What is the Mary, Undoer Of Knots Devotion?
By Barb Umberger – In a year when a pandemic has entangled lives across the globe, Presentation Sister Carrie Link painted an icon that may help Catholics straighten them out.
The icon – and a devotion – is called Mary, Undoer of Knots.
People needn’t be alone in untangling life’s “knots,” she said. “We lean into the heart of Mary, our Blessed Mother, who, through her intercession with her son, loosens them and gives us hope.”
Sister Carrie said the devotion to Mary, Undoer of Knots – also known as Our Lady, Undoer of Knots – originated in the time of St Irenaeus in the second century. “He wrote of how Mary, ‘the second Eve,’ untied the knots handed down to us by our first parents,” she said.
Pope Francis is among its fans. When the pope was a student in Germany, Sister Carrie said he was taken by a 17th-century painter, Johann Melchior Schmidtner, and one painting in particular. It recalls an image that St Irenaeus described – showing Mary untying knots.
Sister Carrie, 79, is semiretired but works at two parishes. She leads formation for the Rite of Christian Initiation of Adults at St. Henry in Monticello, Minnesota, and, one day a week, oversees liturgy at Our Lady of the Lake in Mound, Minnesota. She spends much of her free time painting.
Sister Carrie studied and practised various forms of art for many years – from classical realism to still life and portrait work, using various media. She was introduced to the prayer and art of iconography in 1995.
She learned of this icon prototype in a class conducted by iconographer Debra Korluka at the Basilica of Mary in Minneapolis this past March, and then commenced making her own. Working on it as she had time, she finished it in June.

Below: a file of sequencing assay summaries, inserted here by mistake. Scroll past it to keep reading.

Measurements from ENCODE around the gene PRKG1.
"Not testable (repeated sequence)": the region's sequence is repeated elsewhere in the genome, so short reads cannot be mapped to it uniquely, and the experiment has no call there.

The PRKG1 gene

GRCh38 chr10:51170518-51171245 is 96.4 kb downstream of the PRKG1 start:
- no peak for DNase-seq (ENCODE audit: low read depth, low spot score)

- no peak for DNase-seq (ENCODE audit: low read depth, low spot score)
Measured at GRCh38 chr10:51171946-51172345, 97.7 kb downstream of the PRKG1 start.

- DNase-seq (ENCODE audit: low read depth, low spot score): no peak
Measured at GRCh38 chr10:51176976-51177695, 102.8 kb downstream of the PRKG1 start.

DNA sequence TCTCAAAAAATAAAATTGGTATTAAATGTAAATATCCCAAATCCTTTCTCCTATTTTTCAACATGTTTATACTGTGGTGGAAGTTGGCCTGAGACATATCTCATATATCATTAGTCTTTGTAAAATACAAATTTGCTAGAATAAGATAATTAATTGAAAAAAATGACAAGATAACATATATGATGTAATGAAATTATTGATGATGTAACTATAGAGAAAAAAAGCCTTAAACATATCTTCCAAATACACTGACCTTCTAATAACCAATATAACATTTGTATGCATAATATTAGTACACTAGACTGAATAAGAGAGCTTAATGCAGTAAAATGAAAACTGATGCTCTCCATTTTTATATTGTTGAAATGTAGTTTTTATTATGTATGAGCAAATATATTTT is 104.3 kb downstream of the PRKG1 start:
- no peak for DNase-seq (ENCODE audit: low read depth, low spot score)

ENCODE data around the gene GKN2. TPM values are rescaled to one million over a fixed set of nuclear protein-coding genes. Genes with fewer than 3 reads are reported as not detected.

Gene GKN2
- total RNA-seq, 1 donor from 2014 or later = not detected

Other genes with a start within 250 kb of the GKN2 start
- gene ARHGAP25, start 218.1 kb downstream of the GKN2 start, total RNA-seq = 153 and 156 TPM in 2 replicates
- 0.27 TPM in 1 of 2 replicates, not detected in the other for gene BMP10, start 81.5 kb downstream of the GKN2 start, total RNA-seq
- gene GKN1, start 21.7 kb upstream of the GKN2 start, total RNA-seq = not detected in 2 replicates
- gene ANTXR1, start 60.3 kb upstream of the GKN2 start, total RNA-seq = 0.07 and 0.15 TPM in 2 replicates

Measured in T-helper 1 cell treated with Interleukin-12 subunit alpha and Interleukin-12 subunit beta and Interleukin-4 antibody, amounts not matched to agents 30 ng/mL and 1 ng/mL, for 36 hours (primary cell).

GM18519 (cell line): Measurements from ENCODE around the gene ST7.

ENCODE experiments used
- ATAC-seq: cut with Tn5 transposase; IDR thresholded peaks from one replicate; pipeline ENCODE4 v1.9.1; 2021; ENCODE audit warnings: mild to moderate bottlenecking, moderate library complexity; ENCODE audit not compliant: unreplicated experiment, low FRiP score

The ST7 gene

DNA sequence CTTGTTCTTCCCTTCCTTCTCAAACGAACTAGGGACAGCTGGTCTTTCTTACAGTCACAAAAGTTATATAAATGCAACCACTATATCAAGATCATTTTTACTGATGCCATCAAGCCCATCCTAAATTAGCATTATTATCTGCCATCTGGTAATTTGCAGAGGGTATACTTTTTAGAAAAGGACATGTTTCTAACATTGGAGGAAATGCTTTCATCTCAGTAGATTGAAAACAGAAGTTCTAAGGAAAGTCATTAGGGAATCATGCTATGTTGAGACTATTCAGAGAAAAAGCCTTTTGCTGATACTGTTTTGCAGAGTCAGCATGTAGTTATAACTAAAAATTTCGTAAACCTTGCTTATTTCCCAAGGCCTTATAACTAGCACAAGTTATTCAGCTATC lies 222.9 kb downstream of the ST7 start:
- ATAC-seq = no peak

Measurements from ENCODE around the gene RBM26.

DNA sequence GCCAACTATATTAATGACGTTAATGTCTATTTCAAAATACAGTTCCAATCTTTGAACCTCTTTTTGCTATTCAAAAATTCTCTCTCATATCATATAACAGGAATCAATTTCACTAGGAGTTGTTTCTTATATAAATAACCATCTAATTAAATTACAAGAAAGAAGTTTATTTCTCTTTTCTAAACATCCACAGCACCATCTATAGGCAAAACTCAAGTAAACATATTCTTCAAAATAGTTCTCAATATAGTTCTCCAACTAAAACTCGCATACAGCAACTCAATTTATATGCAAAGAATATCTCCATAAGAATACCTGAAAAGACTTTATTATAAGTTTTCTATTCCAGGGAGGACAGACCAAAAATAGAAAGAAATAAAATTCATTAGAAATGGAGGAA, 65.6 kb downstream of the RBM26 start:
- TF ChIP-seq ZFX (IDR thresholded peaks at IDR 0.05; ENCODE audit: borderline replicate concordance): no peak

“It’s like a rich gold mine when you talk about iconography,” Sister Carrie said, noting her appreciation for “the history, how (the icons) came to be stories, how each person is drawn to them in different ways and which aspect of a particular icon seems to speak to them, how people like to sit in their presence.”
Working on Mary, Undoer of Knots gave Sister Carrie hope and confidence that Mary will untie the knots that bind humanity and bring people to freedom and harmony.
“Writing” is the proper way to describe what the iconographer does, Sister Carrie said, but acknowledged that those unfamiliar with the term are used to works of art being “painted.” One reason writing is used is because icons have been described as Scripture in visual form. Sister Carrie creates icons in the acrylic method, she said.
Our Lady, Undoer of Knots is about the 10th icon Sister Carrie has made. She has kept some and parted with others.
Brent Aitchison, a parishioner at St Henry, bought the icon from Sister Carrie as a present for his wife, Lanette, on her 60th birthday in September. Lanette was taken by complete surprise when she opened her gift.
As someone who has experienced, from a young age, very difficult situations with family members and the heartbreak of infertility, Lanette knows about the need for healing. She also knows to turn to Mary’s intercession in times of need.
The Aitchisons have a statue of Mary on their deck, overlooking a koi pond. “Often, when someone is struggling, we invite the person to sit by our pond,” Lanette said. “Mary has special healing powers.”
The Aitchisons are narrowing options for the best place for the icon to adorn their home and inspire. One thing they know for sure is that it is meant to be shared.
“It would be selfish not to share it with other people,” Lanette said. “You never know when something like that is going to speak to somebody. I want her to be shared and be out where people can see her.”
Lanette said she wants to share the icon because Mary is so generous and has given up so much.
“I’m getting emotional thinking about what she did because she gave up her son. I want to give her up so other people can enjoy her,” she said.
Lanette got to know Sister Carrie in 2014 when she started the RCIA process to become Catholic. “She forever, ever, ever touched my life,” Lanette said. “She is definitely a spiritual mentor for me.”
Not one to “retire herself” or her brush, Sister Carrie presently is painting Andrei Rublev’s icon of the Holy Trinity.
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